Training 5 Things to Keep In Mind For Spring Training

5 Things to Keep In Mind For Spring Training

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With the days slowly getting longer and the warmer weather just around the corner, now is the time to come out of outdoor running hibernation. But dusting off the cobwebs and finding the motivation to get outside on these dull dark days can be tricky. Here are five ways to find the inspiration you need to lace up your shoes this spring.

By Pamela Mazzuca HBSc. Kin, Athletic Therapist

Start Off Slow

It’s been a long winter and you have lost some of your conditioning so don’t expect to start off where you left off. Don’t push too hard at first otherwise you will suffer excessive muscle soreness, increase your risk of injury and you will be left feeling completely overwhelmed. So start off slow – decrease your mileage, speed, time and intensity. And most importantly always listen to your body; it will tell you if it’s too much, too soon.

Build a Foundation

Hold off on speed and interval training for now and instead focus on improving your cardiovascular endurance. Your training should consist of easy aerobic runs for the first 4-6 weeks, depending on how long your running hiatus was. Progress the intensity of your runs (speed OR duration) by no more than 10% per week to minimize the risk of injury.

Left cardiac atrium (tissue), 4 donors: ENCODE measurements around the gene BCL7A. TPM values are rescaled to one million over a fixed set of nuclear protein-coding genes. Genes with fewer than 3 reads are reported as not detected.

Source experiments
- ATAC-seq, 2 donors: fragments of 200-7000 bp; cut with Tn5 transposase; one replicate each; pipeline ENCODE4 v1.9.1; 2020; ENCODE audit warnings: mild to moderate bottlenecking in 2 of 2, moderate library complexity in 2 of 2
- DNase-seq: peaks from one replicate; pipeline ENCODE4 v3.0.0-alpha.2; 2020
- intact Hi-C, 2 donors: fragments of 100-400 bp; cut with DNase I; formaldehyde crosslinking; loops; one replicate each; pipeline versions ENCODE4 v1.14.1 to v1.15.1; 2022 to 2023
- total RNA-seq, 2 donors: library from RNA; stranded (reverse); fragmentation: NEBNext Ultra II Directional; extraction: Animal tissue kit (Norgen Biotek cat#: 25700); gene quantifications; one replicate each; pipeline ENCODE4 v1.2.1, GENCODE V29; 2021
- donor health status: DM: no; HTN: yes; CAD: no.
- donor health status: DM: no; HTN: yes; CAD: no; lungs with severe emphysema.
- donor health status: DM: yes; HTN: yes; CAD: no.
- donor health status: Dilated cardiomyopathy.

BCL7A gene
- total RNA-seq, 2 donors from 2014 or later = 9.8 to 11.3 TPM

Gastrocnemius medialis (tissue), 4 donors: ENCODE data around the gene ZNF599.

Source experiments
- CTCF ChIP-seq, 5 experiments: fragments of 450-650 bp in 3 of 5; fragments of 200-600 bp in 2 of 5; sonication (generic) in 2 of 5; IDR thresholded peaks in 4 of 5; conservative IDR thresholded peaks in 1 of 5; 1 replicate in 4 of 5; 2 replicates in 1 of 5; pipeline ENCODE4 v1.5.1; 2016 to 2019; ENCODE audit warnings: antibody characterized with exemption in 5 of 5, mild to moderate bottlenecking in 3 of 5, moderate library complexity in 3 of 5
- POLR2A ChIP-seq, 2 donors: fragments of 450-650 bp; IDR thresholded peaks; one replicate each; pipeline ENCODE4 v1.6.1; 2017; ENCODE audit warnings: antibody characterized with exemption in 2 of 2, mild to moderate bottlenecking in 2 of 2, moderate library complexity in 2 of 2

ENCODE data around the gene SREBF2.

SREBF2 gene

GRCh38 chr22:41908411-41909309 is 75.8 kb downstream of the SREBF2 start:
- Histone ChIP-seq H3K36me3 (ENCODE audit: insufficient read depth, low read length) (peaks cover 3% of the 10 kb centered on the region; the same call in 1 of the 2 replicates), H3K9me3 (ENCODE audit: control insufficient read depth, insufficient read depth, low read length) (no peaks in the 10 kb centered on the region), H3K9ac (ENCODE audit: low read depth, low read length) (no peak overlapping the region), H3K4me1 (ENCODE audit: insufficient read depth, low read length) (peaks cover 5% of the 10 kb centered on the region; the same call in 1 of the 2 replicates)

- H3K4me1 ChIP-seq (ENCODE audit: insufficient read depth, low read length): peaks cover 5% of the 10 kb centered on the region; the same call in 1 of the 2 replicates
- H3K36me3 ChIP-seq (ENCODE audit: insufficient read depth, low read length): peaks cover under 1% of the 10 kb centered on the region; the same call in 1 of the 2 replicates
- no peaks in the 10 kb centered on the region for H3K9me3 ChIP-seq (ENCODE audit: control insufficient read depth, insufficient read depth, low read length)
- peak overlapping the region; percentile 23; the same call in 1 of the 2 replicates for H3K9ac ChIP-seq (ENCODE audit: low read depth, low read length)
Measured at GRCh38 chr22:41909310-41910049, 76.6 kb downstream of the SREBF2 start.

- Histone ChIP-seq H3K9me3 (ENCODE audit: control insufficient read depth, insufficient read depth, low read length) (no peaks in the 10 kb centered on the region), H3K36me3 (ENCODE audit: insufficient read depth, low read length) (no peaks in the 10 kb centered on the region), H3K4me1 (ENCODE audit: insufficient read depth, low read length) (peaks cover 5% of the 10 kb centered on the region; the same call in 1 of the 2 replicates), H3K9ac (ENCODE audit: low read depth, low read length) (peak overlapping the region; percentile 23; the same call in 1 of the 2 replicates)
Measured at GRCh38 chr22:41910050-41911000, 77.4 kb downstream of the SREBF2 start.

Schedule Your Runs

Getting back into the habit of running can be difficult. Make a commitment to yourself and schedule your runs into your day like any other important meeting. Running first thing in the morning tends to work best as less things come up (work, traffic, family commitments) to distract you from your run. And remember it takes 21 consecutive days of doing something to make it a habit. So be patient and consistent.

Create Incentives

Find things to keep you motivated. New gear, a massage or a new smart watch can sometimes be just the motivation you need to get started and to keep going. Don’t let your training become a chore, keep it fun and remember to reward yourself for your hard work.

Set Goals

Setting realistic goal gives your training purpose and helps keep you motivated even when you would rather skip a run. A goal needs to be measurable and have a deadline. Maybe you want to try a new distance, or aim for a new PB, whatever your goals are write them down and post them where you can see them for a daily dose of inspiration.